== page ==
March 22, 2012 - It’s been a momentous couple of years in Minnesota politics. In 2010, Republicans took control of both chambers of the Minnesota Legislature for the first time in a generation. At the same time, the DFL ended a near 20-year gubernatorial losing streak, resulting in a historic power swap for both parties.
The 2011 legislative session was rough for everyone involved, to say the least. When the Republicans controlling the legislature and the DFL governor were unable to agree on a budget, Minnesota ended up with the second government shutdown in state history. After weeks of state parks and government offices shuttered, the two sides came together for a deal that House Speaker Kurt Zellers deemed something, “we can all be disappointed in.”
In 2012 Republicans have attempted a new strategy to achieve their legislative priorities. Republicans in the legislature are working on passing multiple constitutional amendments. These would go straight to a fall ballot to be voted on by all Minnesotans and completely bypass the governor. A constitutional amendment defining marriage as between one man and one woman is already set for the fall. Another requiring photo ID to vote looks likely. Others, including a so-called Right to Work amendment and an anti-tax amendment, are also making their way toward the ballot.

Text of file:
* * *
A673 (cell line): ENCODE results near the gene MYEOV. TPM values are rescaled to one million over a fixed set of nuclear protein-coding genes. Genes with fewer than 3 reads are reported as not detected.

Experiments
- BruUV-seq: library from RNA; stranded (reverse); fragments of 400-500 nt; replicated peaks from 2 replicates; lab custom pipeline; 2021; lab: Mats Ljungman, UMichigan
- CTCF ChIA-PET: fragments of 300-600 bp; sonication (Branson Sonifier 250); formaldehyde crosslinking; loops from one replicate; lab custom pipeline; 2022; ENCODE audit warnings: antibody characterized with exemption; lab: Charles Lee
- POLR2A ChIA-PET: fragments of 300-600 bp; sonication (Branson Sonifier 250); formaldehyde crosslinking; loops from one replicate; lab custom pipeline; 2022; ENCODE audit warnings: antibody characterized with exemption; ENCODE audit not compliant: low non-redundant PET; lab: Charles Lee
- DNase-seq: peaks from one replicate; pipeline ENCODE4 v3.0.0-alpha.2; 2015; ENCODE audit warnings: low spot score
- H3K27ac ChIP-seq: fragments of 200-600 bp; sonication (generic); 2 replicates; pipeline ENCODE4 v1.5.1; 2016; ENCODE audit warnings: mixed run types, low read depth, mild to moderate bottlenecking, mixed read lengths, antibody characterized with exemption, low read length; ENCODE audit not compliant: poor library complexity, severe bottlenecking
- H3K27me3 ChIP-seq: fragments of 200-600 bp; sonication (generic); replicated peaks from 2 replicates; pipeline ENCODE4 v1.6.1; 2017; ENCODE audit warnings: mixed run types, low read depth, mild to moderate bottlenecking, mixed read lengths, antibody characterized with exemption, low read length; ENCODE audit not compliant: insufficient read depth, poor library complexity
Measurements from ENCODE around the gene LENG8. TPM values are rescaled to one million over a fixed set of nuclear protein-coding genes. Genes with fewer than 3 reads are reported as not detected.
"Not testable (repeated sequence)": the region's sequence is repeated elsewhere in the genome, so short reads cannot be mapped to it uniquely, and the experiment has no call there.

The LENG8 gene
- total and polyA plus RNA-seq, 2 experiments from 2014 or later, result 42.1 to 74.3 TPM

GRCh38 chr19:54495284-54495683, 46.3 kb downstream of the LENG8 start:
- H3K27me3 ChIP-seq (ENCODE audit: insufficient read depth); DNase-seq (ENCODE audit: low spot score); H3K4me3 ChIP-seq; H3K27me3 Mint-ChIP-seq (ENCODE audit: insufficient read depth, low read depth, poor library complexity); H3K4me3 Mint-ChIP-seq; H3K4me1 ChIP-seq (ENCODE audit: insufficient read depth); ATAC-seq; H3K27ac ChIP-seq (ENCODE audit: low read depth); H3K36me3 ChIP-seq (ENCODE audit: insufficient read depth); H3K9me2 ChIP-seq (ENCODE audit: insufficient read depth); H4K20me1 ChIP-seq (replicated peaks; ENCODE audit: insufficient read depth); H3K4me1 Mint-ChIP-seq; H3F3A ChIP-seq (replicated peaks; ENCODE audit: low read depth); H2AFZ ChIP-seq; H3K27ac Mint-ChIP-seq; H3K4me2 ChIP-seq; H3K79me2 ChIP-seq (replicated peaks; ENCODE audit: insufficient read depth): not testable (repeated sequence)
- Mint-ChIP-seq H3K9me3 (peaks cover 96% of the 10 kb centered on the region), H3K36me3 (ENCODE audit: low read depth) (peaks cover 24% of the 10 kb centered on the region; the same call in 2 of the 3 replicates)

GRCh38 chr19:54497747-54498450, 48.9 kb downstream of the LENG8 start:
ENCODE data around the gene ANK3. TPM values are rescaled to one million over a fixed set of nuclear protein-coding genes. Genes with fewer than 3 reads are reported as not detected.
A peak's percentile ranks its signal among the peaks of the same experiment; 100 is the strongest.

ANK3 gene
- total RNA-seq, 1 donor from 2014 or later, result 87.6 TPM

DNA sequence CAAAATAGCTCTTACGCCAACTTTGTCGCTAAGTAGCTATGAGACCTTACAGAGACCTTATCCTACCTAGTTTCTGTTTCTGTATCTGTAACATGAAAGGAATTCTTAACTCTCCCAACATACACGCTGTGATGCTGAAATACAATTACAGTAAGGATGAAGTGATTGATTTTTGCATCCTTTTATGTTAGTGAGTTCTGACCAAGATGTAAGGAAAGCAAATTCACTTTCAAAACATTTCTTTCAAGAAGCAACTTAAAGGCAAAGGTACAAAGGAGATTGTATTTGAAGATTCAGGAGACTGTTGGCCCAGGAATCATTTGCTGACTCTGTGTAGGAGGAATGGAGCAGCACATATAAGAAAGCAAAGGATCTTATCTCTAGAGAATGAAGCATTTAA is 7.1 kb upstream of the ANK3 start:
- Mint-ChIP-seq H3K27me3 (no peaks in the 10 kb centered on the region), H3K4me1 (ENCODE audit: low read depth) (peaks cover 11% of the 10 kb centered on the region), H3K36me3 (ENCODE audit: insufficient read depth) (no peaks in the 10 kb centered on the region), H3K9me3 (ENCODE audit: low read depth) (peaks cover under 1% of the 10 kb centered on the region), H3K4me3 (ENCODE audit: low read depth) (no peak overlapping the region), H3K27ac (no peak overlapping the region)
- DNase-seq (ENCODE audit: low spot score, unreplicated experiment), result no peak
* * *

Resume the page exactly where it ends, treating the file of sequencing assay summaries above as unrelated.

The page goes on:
Will this strategy help GOP score some political wins this fall? Will it backfire and cost them seats and perhaps control of either chamber? What are the long term implications of governing by constitutional amendment?
And of course we couldn’t pass up this opportunity to ask Sarah for her 2012 predictions locally and on the national level. Will Minnesota maintain its Democratic streak in presidential elections? Which republican presidential candidate has the best shot at winning Minnesota this fall?